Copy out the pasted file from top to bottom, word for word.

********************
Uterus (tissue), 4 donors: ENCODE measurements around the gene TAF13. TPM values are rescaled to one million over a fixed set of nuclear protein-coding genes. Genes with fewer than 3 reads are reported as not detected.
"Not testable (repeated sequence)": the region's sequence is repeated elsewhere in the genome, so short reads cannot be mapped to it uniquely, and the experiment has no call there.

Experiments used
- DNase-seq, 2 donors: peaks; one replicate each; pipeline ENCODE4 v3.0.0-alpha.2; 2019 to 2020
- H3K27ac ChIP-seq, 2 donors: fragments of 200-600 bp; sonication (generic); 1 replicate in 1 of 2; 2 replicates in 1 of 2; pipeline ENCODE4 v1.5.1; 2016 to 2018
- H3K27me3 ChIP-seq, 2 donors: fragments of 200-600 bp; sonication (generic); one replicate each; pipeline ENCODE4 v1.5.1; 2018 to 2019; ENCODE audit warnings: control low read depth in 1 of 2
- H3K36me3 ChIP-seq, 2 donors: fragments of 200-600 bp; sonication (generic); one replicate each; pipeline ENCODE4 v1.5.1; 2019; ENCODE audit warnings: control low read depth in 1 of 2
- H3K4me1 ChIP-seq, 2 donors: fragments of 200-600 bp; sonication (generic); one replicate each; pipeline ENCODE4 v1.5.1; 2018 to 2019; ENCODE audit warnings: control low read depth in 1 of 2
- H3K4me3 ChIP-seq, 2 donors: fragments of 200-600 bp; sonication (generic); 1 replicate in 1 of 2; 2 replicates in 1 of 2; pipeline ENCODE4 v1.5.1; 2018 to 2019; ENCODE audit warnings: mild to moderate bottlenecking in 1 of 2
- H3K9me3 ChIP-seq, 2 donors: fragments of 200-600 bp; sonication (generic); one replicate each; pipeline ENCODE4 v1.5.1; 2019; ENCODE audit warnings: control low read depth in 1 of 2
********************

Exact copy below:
Uterus (tissue), 4 donors: ENCODE measurements around the gene TAF13. TPM values are rescaled to one million over a fixed set of nuclear protein-coding genes. Genes with fewer than 3 reads are reported as not detected.
"Not testable (repeated sequence)": the region's sequence is repeated elsewhere in the genome, so short reads cannot be mapped to it uniquely, and the experiment has no call there.

Experiments used
- DNase-seq, 2 donors: peaks; one replicate each; pipeline ENCODE4 v3.0.0-alpha.2; 2019 to 2020
- H3K27ac ChIP-seq, 2 donors: fragments of 200-600 bp; sonication (generic); 1 replicate in 1 of 2; 2 replicates in 1 of 2; pipeline ENCODE4 v1.5.1; 2016 to 2018
- H3K27me3 ChIP-seq, 2 donors: fragments of 200-600 bp; sonication (generic); one replicate each; pipeline ENCODE4 v1.5.1; 2018 to 2019; ENCODE audit warnings: control low read depth in 1 of 2
- H3K36me3 ChIP-seq, 2 donors: fragments of 200-600 bp; sonication (generic); one replicate each; pipeline ENCODE4 v1.5.1; 2019; ENCODE audit warnings: control low read depth in 1 of 2
- H3K4me1 ChIP-seq, 2 donors: fragments of 200-600 bp; sonication (generic); one replicate each; pipeline ENCODE4 v1.5.1; 2018 to 2019; ENCODE audit warnings: control low read depth in 1 of 2
- H3K4me3 ChIP-seq, 2 donors: fragments of 200-600 bp; sonication (generic); 1 replicate in 1 of 2; 2 replicates in 1 of 2; pipeline ENCODE4 v1.5.1; 2018 to 2019; ENCODE audit warnings: mild to moderate bottlenecking in 1 of 2
- H3K9me3 ChIP-seq, 2 donors: fragments of 200-600 bp; sonication (generic); one replicate each; pipeline ENCODE4 v1.5.1; 2019; ENCODE audit warnings: control low read depth in 1 of 2